Colleen Hawkes is a senior journalist for Stuff/Homed.

OPINION: We shouldn’t have been rocked by the news that Country House Hunters NZ faked an Otematata viewing on one of last week’s shows – it is reality TV after all. But somehow it seems worse when it’s close to home, and some of these people are our neighbours.

Nobody likes being deceived, and to find out Adrienne and Paul Reeves had owned the first house they viewed for 30 years was a pretty big deception.

Stuff has received many messages from “locals” suggesting we look at other towns in the series where the same thing has happened – there is chatter all over the Facebook community pages. We have investigated several of these, and it is true the Otematata faked viewing is not the only one. But it is fair to point out that in each other example, the couples are not looking to move on – the show was essentially “re-creating” the original viewing experience.

The couples we checked moved into the houses they “chose” long before the show started filming in March 2023. Notably, we found examples of owners moving in during 2021, including the couple who bought the five-bedroom mansion in Kaikōura (August 2021) and the couple who bought the converted church in Duntroon in Waitaki (October 2021).

Sue and Ted Dons, who already owned the Kaikōura house and feature in the first episode of this series, tell presenter Matt Gibb that they think the house is worth “over $2 million” – they paid $1.42 million for it in 2021. And, bizarrely, Matt says it’s $2.2 million, when of course it’s not listed at all.

What else do they say? “How do feel about the place looking at it from here,” Matt asks, and Ted says it’s just “crazy good”.

“Wow, look at that Sue,” says Ted (more than once). And on it goes. This couple turn out to be better actors than the other couples we reviewed.

But what was in it for them? How about the fact they were already running a B&B on the lower level – they call their place Mahiarotia House and you can find it listed everywhere. They are superhosts and they get excellent reviews. And they have been running the B&B for two years. Fair dues to them. They got away with it. Well, almost.

Michael Meek and Gillian Gee moved into the beautiful old church property in Duntroon in the Waitaki district in October 2021, long before their “search” on TV. There’s a church and a house they rent out as a B&B in summer.

You can see why this one appealed to the producers. A heritage church conversion makes for great TV. But it’s still odd to think we are looking at their furniture, and they are well and truly settled in there, pretending to be otherwise.

And that’s just two more examples – there were others. Although it’s nowhere near as bad as what we know happens on the overseas versions of this show. More on that shortly.

But nothing could compare to the Otematata viewing of a house the Reeves bought 30 years ago, and were looking to sell. Such pretence. And the thing is, it really isn’t necessary.

Where’s the ‘magic’?

TVNZ’s response to the fake viewing was to tell us sometimes, due to circumstances that include a limited pool of listed properties, they resort to “the magic of TV”.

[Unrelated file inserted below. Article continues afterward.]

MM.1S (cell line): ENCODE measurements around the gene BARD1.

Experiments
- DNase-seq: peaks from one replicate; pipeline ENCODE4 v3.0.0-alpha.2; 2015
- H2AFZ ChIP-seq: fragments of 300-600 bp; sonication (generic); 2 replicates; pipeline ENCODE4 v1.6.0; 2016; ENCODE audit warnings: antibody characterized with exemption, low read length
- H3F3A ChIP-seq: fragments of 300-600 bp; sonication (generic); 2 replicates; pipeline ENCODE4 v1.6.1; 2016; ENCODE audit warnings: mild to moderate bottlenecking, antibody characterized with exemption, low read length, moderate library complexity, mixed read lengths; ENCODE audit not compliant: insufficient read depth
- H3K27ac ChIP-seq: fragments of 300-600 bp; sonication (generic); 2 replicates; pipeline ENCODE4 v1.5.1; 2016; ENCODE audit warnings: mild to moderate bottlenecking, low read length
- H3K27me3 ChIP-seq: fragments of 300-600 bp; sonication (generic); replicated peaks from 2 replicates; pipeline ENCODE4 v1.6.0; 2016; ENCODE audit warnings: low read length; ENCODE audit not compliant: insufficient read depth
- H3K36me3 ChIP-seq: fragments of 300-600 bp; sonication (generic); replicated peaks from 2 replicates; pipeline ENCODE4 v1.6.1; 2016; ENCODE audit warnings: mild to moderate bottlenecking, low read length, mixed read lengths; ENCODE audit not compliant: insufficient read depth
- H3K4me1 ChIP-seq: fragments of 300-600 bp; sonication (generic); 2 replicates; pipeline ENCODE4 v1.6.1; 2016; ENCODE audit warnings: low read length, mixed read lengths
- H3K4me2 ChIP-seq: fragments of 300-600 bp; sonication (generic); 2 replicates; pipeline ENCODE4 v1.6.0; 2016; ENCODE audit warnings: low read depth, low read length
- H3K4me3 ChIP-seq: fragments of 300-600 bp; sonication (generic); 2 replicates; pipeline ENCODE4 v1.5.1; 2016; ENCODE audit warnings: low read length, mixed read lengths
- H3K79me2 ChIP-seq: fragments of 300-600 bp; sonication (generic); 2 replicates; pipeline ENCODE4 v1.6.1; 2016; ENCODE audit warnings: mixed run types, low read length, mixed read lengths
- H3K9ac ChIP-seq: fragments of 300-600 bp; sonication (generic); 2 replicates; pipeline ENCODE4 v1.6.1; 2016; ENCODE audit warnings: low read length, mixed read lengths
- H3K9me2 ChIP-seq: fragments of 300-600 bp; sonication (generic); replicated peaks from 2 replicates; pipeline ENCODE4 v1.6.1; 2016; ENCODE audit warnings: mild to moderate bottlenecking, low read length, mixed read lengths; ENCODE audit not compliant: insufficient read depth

This is the statement they provided: “We always endeavour to show participants a broad range of properties to suit their needs, but with filming time constraints and working within currently available housing stock there are occasions where the magic of TV will factor in.”

I am not sure what is “magic” about visiting small, boring suburban homes in small towns. Of course, there is nothing wrong with these houses; they are perfectly good homes, but surely, this show is supposed to be inspirational?

We want to see property porn. We look at that beautiful villa you can see above in the video promo, and we are (foolishly) led to believe we’re going to be seeing something special. While some of the episodes do present lovely homes, others simply should not have been made. And Otematata was one. For two reasons.

The producers have been too ambitious in their scope. New Zealand is a small country, with very few degrees of separation. It would be better to have fewer episodes that are real, than dozens that now raise questions.

When I have watched overseas versions of this show, it has been obvious some viewers are dreamers. And sure enough, those people end up not buying anything. That doesn’t seem as bad, somehow, but it’s still a deceit.

A colleague was approached, while living overseas, to take part in House Hunters International. The couple was asked to “pretend” to settle on a house they were already living in (renting). They turned it down.

And House Beautiful ran a story last May about fake viewings on the international version of the programme. One participant had shared their story on Slate, admitted to touring Airbnb rentals and friends’ houses instead of actual properties for sale.

Deceit appears to be standard.

Summary: Reality TV has always been edited to fit the story the producers want to tell, as everyone knows. I can stand a bit of fake jeopardy, but this feels like a step too far for a home-grown Kiwi series about people looking to purchase what, for most, is their biggest asset.

How do we feel about watching Country House Hunters again tonight knowing it may or may not be real? Take-it-or-leave-it I am guessing. The show has always been “once over lightly”.

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